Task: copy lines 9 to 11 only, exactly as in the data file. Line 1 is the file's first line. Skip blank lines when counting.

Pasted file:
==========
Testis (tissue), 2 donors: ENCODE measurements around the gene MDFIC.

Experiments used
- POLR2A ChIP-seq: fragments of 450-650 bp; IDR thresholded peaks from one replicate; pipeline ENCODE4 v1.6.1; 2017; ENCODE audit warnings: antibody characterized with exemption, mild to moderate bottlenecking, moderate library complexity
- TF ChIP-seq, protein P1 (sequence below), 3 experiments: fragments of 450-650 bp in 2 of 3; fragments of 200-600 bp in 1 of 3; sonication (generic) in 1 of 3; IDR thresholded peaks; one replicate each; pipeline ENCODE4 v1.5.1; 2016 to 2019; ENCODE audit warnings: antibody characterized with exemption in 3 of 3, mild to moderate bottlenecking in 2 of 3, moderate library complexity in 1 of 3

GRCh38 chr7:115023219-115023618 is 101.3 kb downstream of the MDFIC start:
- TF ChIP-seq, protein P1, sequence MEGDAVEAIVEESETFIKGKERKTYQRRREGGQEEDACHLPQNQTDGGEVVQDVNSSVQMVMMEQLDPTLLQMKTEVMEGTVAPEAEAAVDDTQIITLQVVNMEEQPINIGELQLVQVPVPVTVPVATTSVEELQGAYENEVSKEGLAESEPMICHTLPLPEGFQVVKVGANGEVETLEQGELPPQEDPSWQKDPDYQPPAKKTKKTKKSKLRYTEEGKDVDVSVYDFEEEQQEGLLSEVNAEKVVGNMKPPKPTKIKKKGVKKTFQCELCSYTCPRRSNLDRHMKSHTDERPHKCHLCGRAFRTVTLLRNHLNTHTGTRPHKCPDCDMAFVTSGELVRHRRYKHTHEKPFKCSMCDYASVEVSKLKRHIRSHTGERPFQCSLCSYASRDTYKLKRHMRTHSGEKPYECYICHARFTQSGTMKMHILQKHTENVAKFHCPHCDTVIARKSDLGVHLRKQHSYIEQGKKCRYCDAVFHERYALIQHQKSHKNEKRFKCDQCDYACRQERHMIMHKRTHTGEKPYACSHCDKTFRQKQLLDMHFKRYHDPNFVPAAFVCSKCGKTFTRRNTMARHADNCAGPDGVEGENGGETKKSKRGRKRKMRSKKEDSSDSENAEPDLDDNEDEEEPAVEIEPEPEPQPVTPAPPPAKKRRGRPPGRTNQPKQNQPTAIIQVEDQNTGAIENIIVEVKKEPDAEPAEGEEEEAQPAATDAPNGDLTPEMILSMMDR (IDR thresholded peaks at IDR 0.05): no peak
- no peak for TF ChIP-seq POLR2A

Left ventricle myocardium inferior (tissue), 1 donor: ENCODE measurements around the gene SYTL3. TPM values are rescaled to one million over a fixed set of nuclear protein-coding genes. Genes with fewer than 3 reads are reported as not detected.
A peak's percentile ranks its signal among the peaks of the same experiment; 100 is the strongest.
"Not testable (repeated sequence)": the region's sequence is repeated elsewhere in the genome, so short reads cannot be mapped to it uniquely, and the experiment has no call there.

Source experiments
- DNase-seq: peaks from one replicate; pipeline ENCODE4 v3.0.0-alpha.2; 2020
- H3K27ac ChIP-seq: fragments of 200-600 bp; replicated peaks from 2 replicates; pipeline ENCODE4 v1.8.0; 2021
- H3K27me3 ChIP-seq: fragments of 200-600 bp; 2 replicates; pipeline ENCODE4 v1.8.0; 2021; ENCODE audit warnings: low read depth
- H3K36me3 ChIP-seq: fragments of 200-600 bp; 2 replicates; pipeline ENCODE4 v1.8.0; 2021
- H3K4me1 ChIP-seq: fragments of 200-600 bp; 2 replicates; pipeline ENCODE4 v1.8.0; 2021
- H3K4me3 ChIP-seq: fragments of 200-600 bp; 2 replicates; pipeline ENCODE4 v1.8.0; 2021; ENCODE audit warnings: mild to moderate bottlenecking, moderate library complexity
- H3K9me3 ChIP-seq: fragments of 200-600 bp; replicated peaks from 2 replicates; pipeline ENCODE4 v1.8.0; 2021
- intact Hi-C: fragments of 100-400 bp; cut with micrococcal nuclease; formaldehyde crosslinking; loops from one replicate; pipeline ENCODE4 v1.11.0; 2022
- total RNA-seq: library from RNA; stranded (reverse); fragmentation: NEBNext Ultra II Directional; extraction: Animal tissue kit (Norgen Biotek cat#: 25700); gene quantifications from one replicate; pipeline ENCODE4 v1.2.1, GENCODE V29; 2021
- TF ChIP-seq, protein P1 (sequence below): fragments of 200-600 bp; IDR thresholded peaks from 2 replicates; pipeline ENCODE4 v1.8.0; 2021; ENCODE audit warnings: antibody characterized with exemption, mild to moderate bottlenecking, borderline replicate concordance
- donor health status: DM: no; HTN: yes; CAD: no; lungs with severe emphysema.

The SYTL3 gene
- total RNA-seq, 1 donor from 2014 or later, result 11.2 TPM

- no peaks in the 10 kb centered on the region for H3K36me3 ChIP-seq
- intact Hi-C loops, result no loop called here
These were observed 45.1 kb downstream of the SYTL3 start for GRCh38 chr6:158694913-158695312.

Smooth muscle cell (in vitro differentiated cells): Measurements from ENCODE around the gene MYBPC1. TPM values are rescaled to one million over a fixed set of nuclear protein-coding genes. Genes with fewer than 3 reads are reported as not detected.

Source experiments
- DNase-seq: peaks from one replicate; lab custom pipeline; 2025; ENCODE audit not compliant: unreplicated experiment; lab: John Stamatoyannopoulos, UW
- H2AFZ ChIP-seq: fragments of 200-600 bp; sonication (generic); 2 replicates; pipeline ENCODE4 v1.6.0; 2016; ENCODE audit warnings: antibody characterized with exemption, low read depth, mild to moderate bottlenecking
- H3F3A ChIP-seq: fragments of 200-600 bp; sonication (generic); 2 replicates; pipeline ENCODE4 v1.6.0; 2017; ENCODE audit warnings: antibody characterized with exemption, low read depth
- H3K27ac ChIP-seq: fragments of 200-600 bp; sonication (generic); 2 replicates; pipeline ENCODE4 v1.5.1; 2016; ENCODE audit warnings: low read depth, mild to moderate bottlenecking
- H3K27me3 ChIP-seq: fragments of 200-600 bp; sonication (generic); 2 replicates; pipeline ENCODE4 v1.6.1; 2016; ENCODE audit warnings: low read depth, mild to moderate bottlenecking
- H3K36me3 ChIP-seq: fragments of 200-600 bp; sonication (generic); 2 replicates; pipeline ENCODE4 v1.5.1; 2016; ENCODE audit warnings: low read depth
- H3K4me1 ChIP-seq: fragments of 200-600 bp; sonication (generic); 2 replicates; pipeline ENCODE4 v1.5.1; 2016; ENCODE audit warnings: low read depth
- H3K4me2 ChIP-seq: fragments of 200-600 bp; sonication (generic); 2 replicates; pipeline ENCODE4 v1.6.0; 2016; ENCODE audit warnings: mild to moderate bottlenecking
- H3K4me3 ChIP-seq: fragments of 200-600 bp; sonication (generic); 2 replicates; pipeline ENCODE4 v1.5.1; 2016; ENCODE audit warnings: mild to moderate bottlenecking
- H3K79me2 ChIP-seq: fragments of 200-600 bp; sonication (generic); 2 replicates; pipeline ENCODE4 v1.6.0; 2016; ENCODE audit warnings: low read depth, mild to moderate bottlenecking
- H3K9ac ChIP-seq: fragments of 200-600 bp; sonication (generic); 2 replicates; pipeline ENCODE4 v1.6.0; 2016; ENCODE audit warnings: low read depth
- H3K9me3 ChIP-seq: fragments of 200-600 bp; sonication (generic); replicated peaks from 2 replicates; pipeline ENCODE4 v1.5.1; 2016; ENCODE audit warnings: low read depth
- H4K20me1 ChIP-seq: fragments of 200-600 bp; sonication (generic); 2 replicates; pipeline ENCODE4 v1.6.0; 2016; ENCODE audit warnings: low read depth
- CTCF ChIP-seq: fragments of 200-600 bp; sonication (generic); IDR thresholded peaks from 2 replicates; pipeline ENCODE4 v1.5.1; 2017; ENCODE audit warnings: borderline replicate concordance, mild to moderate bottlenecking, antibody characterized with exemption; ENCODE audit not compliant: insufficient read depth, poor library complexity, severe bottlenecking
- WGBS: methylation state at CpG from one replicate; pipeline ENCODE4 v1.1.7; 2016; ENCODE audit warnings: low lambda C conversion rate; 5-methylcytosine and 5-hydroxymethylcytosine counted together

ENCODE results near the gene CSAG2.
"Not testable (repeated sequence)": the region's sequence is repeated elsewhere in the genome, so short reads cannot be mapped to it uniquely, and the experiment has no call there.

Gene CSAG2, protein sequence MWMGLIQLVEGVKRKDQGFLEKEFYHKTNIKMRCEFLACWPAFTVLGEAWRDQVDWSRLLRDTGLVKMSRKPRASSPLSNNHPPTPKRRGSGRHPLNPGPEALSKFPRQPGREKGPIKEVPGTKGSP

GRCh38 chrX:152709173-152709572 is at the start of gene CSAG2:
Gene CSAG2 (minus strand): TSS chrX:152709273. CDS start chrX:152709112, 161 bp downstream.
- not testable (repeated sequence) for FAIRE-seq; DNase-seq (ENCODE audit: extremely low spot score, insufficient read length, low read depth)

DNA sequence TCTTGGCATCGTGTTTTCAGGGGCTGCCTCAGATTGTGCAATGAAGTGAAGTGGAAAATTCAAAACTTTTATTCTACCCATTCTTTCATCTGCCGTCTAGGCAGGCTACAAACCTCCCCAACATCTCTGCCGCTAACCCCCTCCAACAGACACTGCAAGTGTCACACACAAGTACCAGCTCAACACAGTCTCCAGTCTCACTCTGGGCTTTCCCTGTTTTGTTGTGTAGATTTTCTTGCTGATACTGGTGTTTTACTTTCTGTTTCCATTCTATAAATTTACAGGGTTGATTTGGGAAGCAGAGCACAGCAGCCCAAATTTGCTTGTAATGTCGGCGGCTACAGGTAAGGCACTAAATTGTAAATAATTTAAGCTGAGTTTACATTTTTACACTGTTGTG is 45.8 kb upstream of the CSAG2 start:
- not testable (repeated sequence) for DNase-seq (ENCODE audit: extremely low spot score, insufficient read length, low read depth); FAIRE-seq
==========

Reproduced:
A peak's percentile ranks its signal among the peaks of the same experiment; 100 is the strongest.
"Not testable (repeated sequence)": the region's sequence is repeated elsewhere in the genome, so short reads cannot be mapped to it uniquely, and the experiment has no call there.

Source experiments